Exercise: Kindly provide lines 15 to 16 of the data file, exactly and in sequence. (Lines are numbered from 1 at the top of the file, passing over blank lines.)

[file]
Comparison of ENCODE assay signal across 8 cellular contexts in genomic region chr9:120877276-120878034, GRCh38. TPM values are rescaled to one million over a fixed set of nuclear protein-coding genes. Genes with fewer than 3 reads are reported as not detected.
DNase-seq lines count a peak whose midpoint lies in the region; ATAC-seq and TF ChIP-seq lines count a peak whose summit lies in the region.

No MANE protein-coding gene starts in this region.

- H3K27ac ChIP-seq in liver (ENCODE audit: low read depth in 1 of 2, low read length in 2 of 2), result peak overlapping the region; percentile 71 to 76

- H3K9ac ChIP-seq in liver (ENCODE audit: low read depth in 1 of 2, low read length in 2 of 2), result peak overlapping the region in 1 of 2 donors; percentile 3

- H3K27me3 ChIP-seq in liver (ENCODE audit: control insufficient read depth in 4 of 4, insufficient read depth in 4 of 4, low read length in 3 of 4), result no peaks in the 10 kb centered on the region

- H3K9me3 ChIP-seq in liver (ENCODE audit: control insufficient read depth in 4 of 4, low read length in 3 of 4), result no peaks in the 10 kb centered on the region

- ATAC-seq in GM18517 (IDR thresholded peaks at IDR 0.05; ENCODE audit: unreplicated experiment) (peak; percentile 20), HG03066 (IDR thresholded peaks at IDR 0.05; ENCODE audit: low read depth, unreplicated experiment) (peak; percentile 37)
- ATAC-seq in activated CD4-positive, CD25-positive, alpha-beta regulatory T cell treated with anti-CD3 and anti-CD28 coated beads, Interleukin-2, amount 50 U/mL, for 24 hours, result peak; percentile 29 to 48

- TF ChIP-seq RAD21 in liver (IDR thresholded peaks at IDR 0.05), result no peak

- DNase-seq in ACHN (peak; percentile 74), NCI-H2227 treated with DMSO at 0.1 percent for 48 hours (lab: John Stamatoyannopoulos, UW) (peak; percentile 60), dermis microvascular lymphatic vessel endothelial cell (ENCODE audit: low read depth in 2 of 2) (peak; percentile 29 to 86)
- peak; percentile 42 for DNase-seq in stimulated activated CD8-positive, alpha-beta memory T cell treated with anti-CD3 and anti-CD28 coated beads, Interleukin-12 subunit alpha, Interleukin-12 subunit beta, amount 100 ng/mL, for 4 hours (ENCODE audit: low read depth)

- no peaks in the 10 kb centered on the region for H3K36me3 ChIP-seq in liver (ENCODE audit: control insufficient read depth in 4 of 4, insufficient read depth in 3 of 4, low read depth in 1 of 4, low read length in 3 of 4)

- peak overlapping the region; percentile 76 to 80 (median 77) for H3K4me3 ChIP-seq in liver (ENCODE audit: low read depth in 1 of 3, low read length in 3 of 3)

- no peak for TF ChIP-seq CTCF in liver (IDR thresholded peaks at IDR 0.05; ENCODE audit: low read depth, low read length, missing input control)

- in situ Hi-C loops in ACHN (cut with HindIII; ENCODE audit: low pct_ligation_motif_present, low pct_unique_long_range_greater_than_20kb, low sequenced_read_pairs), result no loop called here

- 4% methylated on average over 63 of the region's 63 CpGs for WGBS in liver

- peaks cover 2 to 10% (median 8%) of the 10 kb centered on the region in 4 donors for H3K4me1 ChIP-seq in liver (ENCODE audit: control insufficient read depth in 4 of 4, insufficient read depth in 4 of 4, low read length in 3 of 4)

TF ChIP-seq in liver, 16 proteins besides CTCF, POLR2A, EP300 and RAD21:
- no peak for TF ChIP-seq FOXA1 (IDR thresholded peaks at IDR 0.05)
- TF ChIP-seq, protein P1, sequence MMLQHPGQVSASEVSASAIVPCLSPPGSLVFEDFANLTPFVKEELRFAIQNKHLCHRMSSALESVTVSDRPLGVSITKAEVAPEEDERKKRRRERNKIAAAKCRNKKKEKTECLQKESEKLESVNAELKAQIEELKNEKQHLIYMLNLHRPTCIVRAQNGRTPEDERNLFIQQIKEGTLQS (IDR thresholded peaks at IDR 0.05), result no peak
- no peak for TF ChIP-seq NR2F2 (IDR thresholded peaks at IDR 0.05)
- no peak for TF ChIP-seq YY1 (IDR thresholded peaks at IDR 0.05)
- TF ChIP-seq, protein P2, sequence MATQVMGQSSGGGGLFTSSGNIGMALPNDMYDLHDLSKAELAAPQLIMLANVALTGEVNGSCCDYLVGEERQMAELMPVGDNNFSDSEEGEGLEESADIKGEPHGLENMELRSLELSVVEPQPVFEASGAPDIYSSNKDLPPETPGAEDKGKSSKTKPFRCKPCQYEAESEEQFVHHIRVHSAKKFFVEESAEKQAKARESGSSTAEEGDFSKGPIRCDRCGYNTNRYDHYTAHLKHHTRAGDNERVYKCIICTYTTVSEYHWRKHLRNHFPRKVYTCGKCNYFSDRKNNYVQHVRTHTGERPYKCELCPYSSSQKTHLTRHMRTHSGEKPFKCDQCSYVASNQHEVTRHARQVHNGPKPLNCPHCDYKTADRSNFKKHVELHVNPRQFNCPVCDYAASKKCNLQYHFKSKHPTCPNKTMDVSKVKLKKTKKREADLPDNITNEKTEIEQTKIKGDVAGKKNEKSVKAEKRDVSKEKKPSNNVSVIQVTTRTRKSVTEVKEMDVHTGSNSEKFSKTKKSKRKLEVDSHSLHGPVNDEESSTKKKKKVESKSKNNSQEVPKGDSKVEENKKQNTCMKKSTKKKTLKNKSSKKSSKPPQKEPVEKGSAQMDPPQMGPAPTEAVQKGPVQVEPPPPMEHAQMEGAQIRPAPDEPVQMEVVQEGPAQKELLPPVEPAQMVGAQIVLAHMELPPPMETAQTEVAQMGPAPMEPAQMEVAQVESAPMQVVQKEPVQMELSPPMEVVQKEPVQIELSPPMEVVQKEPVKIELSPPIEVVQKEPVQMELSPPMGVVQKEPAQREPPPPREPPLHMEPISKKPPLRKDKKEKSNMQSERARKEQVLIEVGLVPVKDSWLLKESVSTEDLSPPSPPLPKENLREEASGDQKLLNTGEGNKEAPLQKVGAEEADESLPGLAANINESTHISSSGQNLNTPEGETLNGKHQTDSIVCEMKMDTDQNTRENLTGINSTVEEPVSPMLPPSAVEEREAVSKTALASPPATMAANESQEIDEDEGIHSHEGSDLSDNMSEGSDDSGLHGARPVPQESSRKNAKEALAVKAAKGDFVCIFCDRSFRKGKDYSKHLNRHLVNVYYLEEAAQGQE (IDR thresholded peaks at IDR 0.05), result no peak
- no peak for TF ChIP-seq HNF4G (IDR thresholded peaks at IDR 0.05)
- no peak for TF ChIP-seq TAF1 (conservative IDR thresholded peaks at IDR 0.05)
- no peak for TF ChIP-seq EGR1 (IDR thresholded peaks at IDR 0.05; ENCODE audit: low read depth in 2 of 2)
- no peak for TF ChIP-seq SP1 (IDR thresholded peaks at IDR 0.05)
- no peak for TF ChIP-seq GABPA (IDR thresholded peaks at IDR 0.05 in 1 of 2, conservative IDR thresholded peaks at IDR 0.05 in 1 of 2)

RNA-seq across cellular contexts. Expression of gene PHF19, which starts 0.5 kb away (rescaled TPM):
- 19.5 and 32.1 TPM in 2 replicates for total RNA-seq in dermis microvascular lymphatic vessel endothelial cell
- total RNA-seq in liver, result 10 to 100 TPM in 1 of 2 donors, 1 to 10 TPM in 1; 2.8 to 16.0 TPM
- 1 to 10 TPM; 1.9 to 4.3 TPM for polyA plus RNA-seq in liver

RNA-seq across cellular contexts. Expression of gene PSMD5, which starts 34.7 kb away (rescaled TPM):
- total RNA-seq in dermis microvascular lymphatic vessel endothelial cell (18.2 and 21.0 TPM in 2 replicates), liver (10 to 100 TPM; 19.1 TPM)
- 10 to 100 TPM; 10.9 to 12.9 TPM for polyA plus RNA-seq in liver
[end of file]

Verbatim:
- no peak for TF ChIP-seq CTCF in liver (IDR thresholded peaks at IDR 0.05; ENCODE audit: low read depth, low read length, missing input control)

- in situ Hi-C loops in ACHN (cut with HindIII; ENCODE audit: low pct_ligation_motif_present, low pct_unique_long_range_greater_than_20kb, low sequenced_read_pairs), result no loop called here